Let's Play: Inside

by Kasyoka Mwanzia — Nairobi

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Obtuse, unsettling, bleak and somehow beautiful. Part platformer, part Interactive nightmare, part horrible dream - the pacing, the aesthetic, the timbre, is superb. Without a single word uttered, Inside communicates, and yet in the end all I had was more questions.

If you liked Limbo, you'll like Inside. Same developer, same darkness, same subtle signals on how to navigate your world. A boy once again traversing a dystopian landscape of empty factories, brainwashed zombies, forests with men with guns, abandoned offices.

The game play is again trial and error puzzles - and as a result a bit draining. There aren't really any clues as to the upcoming traps and the innumerable seemingly innocuous things that will result in your disturbingly realistic death. Once again, a discussion to be had about lives and death not just here but games in general.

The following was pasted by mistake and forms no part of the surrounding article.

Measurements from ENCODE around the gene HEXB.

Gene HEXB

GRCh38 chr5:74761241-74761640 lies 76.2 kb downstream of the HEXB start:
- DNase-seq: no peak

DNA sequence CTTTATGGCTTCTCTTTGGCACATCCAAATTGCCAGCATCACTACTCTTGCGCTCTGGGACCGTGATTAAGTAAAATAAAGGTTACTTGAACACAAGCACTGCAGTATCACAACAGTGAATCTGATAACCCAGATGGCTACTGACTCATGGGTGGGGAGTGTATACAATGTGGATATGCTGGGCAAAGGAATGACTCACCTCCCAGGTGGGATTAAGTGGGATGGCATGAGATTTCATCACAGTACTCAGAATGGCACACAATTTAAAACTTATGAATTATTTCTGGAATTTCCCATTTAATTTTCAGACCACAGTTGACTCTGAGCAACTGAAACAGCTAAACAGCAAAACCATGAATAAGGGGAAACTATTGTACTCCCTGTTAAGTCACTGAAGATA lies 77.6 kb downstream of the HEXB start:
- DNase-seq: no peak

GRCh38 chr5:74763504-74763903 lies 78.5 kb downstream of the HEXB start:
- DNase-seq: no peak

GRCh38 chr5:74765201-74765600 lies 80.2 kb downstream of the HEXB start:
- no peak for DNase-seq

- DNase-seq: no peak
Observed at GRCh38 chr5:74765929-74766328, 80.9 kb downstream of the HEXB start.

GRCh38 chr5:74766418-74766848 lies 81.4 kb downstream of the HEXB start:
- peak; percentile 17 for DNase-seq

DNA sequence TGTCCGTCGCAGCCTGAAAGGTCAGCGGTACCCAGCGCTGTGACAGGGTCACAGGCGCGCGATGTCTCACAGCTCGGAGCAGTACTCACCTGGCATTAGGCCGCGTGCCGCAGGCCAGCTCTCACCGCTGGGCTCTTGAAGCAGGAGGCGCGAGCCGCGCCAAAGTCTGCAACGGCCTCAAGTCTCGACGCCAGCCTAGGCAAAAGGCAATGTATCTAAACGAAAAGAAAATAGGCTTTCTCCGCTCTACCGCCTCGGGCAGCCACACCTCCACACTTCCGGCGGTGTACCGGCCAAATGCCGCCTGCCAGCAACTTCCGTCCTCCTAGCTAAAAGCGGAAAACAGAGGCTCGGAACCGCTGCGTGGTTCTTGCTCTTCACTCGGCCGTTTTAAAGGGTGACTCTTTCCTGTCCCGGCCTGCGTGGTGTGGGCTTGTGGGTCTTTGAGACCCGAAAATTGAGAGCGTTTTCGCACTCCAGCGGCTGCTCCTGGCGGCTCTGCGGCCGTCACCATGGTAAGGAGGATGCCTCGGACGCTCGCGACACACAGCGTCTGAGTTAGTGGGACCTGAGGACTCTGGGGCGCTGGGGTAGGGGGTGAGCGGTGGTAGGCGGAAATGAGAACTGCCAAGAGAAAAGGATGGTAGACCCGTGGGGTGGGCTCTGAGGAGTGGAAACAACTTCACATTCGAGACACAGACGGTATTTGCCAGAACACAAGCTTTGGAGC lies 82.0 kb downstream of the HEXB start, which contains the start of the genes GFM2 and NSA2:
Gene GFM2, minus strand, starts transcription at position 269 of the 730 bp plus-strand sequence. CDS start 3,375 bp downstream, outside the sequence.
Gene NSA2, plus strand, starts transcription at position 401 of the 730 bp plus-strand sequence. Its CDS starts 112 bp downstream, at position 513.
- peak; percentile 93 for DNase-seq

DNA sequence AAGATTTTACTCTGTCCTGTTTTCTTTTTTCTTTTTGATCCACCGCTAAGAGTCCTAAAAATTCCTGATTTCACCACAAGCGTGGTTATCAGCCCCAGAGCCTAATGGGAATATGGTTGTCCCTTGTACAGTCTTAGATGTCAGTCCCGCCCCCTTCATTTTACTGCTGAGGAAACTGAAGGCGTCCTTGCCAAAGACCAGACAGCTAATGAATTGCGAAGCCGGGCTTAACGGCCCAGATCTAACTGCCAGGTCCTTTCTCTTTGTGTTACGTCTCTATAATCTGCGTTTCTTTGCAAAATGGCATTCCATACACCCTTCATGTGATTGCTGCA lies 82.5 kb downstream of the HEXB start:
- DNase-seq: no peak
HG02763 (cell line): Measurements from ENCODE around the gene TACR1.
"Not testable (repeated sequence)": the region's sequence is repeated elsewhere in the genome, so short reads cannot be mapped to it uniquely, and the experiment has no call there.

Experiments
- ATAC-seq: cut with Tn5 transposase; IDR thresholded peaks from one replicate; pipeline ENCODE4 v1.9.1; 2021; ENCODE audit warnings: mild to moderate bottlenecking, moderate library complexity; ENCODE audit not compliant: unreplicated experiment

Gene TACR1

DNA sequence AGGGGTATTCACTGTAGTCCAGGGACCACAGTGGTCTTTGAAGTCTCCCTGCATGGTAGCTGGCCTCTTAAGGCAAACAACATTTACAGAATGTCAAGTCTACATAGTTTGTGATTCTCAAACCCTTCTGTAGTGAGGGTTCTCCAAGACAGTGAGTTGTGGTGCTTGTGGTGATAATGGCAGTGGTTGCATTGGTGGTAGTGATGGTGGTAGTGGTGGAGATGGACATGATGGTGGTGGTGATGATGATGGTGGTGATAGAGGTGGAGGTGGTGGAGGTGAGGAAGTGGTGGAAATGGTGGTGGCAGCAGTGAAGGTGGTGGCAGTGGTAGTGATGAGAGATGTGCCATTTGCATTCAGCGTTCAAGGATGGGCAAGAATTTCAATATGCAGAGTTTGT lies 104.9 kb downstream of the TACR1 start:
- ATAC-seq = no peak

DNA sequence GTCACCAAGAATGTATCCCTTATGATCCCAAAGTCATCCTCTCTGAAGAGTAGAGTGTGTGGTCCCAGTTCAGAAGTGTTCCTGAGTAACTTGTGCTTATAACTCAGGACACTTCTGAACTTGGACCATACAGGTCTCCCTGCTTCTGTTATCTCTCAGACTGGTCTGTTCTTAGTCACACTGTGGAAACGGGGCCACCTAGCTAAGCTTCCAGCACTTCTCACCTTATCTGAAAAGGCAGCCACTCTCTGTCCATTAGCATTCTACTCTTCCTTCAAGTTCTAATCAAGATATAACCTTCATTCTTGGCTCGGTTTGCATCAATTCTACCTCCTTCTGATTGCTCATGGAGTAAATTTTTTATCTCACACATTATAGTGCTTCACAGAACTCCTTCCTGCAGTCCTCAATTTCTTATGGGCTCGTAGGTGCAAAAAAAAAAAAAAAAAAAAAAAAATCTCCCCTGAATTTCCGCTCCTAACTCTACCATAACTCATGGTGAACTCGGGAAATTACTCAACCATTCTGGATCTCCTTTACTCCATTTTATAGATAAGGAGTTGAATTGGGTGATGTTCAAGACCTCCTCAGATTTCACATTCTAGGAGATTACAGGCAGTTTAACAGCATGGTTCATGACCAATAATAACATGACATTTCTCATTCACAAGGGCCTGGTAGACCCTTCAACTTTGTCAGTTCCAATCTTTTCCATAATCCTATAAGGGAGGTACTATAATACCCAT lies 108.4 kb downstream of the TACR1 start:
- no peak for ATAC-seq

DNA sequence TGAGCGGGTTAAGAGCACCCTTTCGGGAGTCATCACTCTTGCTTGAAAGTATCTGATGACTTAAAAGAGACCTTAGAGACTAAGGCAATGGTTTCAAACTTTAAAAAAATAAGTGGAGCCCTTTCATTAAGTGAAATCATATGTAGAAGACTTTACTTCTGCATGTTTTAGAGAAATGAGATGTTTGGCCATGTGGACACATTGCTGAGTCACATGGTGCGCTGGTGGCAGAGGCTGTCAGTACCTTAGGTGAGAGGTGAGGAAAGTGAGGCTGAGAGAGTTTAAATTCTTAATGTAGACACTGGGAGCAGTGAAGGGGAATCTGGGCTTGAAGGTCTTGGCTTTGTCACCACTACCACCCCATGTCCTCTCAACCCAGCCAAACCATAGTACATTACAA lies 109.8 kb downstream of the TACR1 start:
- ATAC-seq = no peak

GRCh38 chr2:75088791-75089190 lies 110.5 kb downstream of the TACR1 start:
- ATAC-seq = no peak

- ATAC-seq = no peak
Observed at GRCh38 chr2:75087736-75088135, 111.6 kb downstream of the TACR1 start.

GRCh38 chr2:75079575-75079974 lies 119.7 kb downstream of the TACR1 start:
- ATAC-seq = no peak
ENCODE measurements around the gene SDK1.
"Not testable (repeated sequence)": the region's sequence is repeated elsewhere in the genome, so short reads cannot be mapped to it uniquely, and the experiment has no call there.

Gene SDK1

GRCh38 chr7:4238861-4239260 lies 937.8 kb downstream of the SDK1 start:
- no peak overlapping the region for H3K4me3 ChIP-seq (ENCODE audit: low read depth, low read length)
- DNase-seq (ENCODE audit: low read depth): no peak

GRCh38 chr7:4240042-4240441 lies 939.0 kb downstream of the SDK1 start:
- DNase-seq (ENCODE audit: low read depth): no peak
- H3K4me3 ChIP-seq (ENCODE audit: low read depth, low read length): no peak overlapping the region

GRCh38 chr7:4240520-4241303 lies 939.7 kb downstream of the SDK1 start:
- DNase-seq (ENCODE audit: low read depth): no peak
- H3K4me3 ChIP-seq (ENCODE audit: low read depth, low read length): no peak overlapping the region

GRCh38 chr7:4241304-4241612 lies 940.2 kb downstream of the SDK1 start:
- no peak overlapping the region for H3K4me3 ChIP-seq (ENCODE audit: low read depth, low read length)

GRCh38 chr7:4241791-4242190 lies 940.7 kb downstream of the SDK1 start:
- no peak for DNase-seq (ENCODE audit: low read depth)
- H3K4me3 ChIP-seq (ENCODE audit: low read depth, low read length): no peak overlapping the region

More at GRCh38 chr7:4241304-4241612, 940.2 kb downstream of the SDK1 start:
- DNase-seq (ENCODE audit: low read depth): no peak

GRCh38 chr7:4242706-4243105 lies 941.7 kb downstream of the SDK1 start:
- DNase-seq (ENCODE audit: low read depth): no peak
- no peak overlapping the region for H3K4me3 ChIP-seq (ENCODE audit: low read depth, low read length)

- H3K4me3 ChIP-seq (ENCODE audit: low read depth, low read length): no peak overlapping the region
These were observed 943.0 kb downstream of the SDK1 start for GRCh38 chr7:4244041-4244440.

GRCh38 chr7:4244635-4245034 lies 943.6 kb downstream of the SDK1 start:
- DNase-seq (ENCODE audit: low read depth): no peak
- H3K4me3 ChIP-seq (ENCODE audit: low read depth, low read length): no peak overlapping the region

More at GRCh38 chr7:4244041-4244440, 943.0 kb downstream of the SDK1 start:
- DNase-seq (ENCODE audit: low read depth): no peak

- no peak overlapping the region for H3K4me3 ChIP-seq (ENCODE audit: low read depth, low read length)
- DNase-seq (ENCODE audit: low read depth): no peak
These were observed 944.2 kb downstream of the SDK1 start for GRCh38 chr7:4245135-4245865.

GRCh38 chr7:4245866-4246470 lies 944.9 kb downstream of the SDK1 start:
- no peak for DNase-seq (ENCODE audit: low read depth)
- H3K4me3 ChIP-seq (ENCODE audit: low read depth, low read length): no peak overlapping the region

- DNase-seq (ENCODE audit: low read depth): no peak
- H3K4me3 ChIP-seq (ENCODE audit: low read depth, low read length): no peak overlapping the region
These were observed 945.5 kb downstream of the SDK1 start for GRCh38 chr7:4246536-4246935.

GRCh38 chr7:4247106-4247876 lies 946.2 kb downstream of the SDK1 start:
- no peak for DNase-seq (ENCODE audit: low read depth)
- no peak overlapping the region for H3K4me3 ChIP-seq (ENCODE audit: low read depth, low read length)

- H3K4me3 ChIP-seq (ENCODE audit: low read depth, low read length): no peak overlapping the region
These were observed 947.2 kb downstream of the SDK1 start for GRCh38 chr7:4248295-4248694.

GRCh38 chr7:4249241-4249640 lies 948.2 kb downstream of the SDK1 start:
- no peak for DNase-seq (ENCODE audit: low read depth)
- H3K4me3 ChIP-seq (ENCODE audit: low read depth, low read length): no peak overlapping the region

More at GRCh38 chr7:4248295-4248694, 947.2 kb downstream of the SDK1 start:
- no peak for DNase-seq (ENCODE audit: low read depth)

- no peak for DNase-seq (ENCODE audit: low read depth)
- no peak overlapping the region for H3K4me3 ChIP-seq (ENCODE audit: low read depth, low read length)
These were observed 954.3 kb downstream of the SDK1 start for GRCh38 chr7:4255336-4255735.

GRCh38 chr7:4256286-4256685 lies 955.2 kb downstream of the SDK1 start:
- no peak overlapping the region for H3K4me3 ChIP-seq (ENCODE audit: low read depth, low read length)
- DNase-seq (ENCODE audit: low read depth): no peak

Wordless with excellent sound design - crunch of gravel as you run, gasps of breath, savage dogs, explosions in the distance… You're sprinting and sneaking and eventually when you've gained knowledge of the dangers waiting ahead - hesitating at things you think might get you killed.

Inside

So despite how jarring the death and immediate resurrection can be it all strangely feels quite natural. The running feels natural, and knowing that all you can do is jump and grab, your focus turns to all the unanswered questions: what is with the pigs? Why is everyone out to get you? What happened? What did you do? Right up to the strange ending that with leave you with still more questions.